I was honored to serve on a panel during the Vietnam CEO Summit 2015 in Ho Chi Minh City, where over 100 of Vietnam’s top executives and business owners came to learn about American marketing principles and how to penetrate markets in the US.
Since I had worked very hard on reconciliation and trade between the US and Vietnam during the mid-1990s and had been absent for a long time, it was gratifying to see how much tighter the bond between Americans and Vietnamese had become over the years and how welcoming the delegates were to ideas from the USA.
The July CEO Summit featured Harvard professors, journalists and marketing experts. Prof. John Quelch of Harvard Graduate School of Business Administration led the all-day discussion, reviewing Harvard Graduate School of Business case studies covering The New York Times transition to the digital age and its formula for determining how many free views visitors get before a paywall pops up. Quelch also reviewed Amazon’s phenomenal success as an online marketer, comparing retailing in Vietnam, which is extremely fragmented, to the US. The event was organized by Boston Global Forum, a Boston think tank, founded by former Governor Michael Dukakis and Tuan Anh Nguyen, who is responsible for opening Vietnam to the Internet, and Richard Moore Associates, a Hanoi and Ho Chi Minh City marketing firm. In addition to organizing this event, Boston Global Forum takes on a key issue each year aimed at the promotion of peace and security in the world. This year The Forum is focusing on establishing an ethical code of conduct for the Internet in light of the rising tide of state-sponsored and other cyber threats around the world.
When conference delegates asked how to promote Vietnam in the US, I urged them to rely on cultural events—including Vietnamese and Western classical musical performances—and celebrity to promote their nation. One recent example of the power of celebrity: President Clinton’s recent visit to Hanoi was big news in the US and had enormous impact by placing Vietnam in the front of Americans’ minds.
The close relationship between Vietnam and the US is seen in ways big and small. For instance, you know Vietnam is integrated into our popular culture when Modern Family character Cam Tucker can pull off a comical bit on how American’s can’t pronounce Pho, the traditional Vietnamese breakfast soup. Cam tries a couple of pronunciations on his adopted Vietnamese daughter's pediatrician who finally quips, "I wouldn’t know, I’m Japanese."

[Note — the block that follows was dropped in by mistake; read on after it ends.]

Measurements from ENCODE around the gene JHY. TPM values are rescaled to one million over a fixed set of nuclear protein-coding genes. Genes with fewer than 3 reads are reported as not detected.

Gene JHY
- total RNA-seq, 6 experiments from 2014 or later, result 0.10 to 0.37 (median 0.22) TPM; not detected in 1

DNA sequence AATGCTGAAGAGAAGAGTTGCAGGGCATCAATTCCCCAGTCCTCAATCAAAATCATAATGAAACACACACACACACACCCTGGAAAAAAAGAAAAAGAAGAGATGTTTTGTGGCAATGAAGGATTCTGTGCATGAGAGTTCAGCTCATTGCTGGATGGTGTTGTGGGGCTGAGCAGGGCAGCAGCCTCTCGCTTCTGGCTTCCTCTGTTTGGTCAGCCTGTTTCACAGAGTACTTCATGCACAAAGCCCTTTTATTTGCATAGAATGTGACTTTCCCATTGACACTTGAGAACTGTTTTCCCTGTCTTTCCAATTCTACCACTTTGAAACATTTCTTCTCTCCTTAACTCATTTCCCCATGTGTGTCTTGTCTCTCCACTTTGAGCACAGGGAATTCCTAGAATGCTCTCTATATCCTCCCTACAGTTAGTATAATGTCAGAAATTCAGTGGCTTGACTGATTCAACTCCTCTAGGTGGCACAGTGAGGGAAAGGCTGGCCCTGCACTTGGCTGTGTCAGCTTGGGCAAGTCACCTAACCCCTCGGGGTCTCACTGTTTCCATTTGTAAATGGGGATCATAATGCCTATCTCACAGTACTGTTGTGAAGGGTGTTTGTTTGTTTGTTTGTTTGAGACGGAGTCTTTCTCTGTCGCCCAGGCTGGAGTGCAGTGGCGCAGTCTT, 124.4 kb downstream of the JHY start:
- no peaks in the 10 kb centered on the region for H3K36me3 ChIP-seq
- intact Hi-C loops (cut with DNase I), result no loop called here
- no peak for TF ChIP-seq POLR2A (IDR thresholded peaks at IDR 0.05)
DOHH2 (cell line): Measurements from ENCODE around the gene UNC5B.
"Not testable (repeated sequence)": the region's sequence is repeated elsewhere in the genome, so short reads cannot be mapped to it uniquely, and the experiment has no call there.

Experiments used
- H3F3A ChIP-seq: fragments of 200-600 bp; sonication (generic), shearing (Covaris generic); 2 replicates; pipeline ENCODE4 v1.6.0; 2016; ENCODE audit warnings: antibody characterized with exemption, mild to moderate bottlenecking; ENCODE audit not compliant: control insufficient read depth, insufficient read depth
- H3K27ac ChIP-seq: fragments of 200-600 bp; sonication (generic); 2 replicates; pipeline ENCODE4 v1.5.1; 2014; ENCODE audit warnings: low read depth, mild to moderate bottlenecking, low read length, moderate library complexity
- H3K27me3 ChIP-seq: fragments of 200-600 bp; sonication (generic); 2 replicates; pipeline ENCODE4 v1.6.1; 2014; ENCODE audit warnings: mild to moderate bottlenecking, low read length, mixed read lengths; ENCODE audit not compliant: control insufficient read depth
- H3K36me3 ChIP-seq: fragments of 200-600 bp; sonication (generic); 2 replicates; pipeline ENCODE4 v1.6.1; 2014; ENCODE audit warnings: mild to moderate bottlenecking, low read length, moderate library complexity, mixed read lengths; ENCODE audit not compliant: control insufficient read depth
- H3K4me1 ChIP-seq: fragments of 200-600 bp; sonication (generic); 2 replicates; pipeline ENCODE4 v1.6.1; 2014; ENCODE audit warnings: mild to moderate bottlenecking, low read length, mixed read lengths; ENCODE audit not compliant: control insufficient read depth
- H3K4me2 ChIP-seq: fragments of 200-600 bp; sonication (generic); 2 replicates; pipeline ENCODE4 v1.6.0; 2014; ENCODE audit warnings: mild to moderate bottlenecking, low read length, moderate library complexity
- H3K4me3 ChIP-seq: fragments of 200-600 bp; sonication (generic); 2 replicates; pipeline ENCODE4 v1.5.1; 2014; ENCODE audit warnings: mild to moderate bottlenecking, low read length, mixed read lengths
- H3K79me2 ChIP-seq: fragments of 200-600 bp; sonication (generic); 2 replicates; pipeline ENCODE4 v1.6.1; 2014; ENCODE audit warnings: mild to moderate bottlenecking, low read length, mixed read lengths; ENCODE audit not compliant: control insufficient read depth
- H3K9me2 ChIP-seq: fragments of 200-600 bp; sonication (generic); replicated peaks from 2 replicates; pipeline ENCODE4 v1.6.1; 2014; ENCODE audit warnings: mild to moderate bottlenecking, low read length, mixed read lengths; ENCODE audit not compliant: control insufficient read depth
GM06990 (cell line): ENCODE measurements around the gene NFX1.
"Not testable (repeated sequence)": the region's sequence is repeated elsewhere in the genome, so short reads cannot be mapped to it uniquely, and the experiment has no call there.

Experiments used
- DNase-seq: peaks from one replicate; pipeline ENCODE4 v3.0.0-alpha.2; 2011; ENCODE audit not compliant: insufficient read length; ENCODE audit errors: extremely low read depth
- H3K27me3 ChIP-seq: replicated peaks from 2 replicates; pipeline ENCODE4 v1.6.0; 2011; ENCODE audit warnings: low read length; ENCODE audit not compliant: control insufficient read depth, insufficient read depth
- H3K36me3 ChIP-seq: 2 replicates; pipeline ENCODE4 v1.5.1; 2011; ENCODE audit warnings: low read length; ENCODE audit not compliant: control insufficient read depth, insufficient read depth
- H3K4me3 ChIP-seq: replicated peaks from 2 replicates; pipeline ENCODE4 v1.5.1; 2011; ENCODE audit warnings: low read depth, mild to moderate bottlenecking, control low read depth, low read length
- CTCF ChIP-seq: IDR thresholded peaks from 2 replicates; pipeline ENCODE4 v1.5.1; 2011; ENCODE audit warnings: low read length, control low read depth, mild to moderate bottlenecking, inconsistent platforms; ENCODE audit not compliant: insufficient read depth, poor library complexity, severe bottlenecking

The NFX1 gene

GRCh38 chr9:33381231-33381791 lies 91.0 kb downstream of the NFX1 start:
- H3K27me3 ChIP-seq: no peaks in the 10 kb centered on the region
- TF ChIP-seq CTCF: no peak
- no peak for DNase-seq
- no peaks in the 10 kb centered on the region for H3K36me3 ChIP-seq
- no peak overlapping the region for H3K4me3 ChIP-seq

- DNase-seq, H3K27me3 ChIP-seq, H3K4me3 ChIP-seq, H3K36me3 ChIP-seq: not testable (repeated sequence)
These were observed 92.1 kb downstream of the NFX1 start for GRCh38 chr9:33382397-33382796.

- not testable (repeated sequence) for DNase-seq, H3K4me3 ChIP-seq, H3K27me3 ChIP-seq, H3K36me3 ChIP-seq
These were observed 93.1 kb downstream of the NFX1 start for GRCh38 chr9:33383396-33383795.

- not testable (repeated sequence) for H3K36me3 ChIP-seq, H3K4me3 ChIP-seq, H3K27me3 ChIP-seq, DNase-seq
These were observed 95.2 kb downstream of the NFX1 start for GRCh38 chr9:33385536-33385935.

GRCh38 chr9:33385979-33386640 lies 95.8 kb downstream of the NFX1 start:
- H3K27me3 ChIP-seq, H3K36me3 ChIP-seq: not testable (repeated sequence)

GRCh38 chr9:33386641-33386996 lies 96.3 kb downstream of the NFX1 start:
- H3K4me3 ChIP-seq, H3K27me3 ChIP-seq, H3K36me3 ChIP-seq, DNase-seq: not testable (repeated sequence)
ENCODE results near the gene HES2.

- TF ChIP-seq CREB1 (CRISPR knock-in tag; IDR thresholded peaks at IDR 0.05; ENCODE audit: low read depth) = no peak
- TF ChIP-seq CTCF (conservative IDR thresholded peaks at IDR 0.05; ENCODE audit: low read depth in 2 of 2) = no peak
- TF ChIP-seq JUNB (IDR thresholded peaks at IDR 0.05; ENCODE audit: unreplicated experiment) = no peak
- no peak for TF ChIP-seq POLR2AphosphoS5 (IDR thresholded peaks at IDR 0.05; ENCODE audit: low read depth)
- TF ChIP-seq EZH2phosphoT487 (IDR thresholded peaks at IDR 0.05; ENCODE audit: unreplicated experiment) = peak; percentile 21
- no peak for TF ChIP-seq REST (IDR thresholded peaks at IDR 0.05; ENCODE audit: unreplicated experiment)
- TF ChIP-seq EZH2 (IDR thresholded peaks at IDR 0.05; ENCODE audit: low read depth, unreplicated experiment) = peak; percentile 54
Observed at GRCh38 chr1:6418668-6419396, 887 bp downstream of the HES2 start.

Modern Family is the most popular show on American television, drawing an audience of 10 million—that means the writers are counting on a huge cross section of Americans to have enough awareness of Vietnam to get the joke. And, when you can comfortably bring in humor, that’s a big deal in terms of a positive relationship.
Since the US formally recognized Vietnam in July of 1995 and granted most favored nation status, this nation of 90 million has become an important business and trading partner, travel destination and major ally in maintaining peace in Southeast Asia. Imports from Vietnam are increasing steadily with last year's imports totaling $30.6 billion. US exports to Vietnam are $5.7 billion. In the first four months of 2015, Americans imported products worth $15 billion from Vietnam and sold $2.6 billion worth of goods. Worldwide, Vietnam is increasing its exports of manufactured goods—electronic components and clothing, specifically. According to Vietnam News Service, the export of staples such as rice, coffee and seafood have all fallen off slightly while the value of crude oil exports fell by 45%. In Ho Chi Minh City signs of greater wealth, style and nightlife, especially among millennials, are everywhere.
About 400,000 Americans and 100,000 Canadians are expected to visit Vietnam in 2015 according to Vietnamese government statistics. Vietnam is very welcoming, I never felt any residual animosity during my involvement with Vietnam over the years. Notably over 60 percent of the populations was born after the American War ended in April of 1975—40 years ago. A prominent Vietnamese leader who was a child at the time said of those years, we just wanted the war to end.
“To put that 40-year time span in perspective, 1985 marked the 40th anniversary of the end of World War II and Americans were driving BMWs and Toyotas with nary a thought and the Japanese and Germans were listening to Phil Collins and Journey.
Panelists are from left Moderator Nguyen Duc Son, brand manager, Richard Moore Associates, Michael Morris, journalists and author, Prof. Thomas Patterson, Harvard University, Tuan Anh Nguyen, chairman and co-founder of Boston Global Forum, Nguyen Van Tuong, president Tram Huong Khanh Hoa, a major agar wood supplier, Dick Pirozzolo, Pirozzolo Company Public Relations and editorial board of Boston Global Forum and Llewelyn King, host, White House Chronicles airing on PBS.